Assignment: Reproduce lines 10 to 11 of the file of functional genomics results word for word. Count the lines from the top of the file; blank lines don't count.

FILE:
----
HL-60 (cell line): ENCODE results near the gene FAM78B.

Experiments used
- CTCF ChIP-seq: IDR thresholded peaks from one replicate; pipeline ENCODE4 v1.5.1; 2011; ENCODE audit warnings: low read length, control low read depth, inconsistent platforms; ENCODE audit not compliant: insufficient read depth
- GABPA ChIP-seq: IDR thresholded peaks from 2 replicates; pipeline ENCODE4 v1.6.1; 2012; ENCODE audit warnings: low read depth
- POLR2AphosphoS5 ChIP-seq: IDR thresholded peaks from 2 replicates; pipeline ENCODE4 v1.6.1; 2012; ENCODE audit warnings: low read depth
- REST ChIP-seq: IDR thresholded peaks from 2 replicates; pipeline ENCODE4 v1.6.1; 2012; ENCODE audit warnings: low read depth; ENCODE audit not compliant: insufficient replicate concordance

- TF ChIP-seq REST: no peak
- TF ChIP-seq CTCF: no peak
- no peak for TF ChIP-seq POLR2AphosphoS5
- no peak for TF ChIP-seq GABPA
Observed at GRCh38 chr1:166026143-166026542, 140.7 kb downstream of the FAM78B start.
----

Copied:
- no peak for TF ChIP-seq GABPA
Observed at GRCh38 chr1:166026143-166026542, 140.7 kb downstream of the FAM78B start.